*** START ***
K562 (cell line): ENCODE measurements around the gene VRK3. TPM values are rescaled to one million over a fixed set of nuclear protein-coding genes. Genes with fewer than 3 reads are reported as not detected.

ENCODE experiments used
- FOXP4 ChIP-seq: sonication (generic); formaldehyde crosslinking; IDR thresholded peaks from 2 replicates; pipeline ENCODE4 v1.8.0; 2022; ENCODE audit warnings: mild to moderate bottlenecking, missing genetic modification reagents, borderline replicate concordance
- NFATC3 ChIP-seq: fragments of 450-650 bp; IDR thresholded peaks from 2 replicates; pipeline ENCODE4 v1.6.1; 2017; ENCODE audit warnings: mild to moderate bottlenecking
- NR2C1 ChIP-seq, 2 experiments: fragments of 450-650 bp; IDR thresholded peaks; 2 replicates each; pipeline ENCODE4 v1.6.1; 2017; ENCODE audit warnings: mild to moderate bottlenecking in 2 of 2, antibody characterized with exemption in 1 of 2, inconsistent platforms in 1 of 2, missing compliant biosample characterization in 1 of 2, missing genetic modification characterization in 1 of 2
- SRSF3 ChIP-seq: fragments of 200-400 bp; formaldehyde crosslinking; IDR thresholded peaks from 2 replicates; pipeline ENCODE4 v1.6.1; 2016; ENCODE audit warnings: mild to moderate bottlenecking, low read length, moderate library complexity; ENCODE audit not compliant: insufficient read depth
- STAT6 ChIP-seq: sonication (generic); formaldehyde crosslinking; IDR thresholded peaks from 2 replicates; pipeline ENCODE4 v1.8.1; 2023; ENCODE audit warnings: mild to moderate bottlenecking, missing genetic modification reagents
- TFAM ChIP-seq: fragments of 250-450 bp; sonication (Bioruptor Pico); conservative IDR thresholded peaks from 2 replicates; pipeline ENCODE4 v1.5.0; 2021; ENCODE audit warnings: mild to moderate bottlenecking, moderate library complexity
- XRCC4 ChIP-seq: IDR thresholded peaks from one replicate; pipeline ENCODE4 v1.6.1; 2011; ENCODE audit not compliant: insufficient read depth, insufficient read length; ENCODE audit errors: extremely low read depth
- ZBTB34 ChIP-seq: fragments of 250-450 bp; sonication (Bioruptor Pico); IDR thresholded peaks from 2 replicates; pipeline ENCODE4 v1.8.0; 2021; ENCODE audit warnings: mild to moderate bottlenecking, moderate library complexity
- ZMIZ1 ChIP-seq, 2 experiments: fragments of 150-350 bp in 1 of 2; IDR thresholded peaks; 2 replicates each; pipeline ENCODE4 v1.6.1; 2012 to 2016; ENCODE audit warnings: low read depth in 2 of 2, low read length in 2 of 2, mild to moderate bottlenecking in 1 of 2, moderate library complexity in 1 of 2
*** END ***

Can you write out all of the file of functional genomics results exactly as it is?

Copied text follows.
K562 (cell line): ENCODE measurements around the gene VRK3. TPM values are rescaled to one million over a fixed set of nuclear protein-coding genes. Genes with fewer than 3 reads are reported as not detected.

ENCODE experiments used
- FOXP4 ChIP-seq: sonication (generic); formaldehyde crosslinking; IDR thresholded peaks from 2 replicates; pipeline ENCODE4 v1.8.0; 2022; ENCODE audit warnings: mild to moderate bottlenecking, missing genetic modification reagents, borderline replicate concordance
- NFATC3 ChIP-seq: fragments of 450-650 bp; IDR thresholded peaks from 2 replicates; pipeline ENCODE4 v1.6.1; 2017; ENCODE audit warnings: mild to moderate bottlenecking
- NR2C1 ChIP-seq, 2 experiments: fragments of 450-650 bp; IDR thresholded peaks; 2 replicates each; pipeline ENCODE4 v1.6.1; 2017; ENCODE audit warnings: mild to moderate bottlenecking in 2 of 2, antibody characterized with exemption in 1 of 2, inconsistent platforms in 1 of 2, missing compliant biosample characterization in 1 of 2, missing genetic modification characterization in 1 of 2
- SRSF3 ChIP-seq: fragments of 200-400 bp; formaldehyde crosslinking; IDR thresholded peaks from 2 replicates; pipeline ENCODE4 v1.6.1; 2016; ENCODE audit warnings: mild to moderate bottlenecking, low read length, moderate library complexity; ENCODE audit not compliant: insufficient read depth
- STAT6 ChIP-seq: sonication (generic); formaldehyde crosslinking; IDR thresholded peaks from 2 replicates; pipeline ENCODE4 v1.8.1; 2023; ENCODE audit warnings: mild to moderate bottlenecking, missing genetic modification reagents
- TFAM ChIP-seq: fragments of 250-450 bp; sonication (Bioruptor Pico); conservative IDR thresholded peaks from 2 replicates; pipeline ENCODE4 v1.5.0; 2021; ENCODE audit warnings: mild to moderate bottlenecking, moderate library complexity
- XRCC4 ChIP-seq: IDR thresholded peaks from one replicate; pipeline ENCODE4 v1.6.1; 2011; ENCODE audit not compliant: insufficient read depth, insufficient read length; ENCODE audit errors: extremely low read depth
- ZBTB34 ChIP-seq: fragments of 250-450 bp; sonication (Bioruptor Pico); IDR thresholded peaks from 2 replicates; pipeline ENCODE4 v1.8.0; 2021; ENCODE audit warnings: mild to moderate bottlenecking, moderate library complexity
- ZMIZ1 ChIP-seq, 2 experiments: fragments of 150-350 bp in 1 of 2; IDR thresholded peaks; 2 replicates each; pipeline ENCODE4 v1.6.1; 2012 to 2016; ENCODE audit warnings: low read depth in 2 of 2, low read length in 2 of 2, mild to moderate bottlenecking in 1 of 2, moderate library complexity in 1 of 2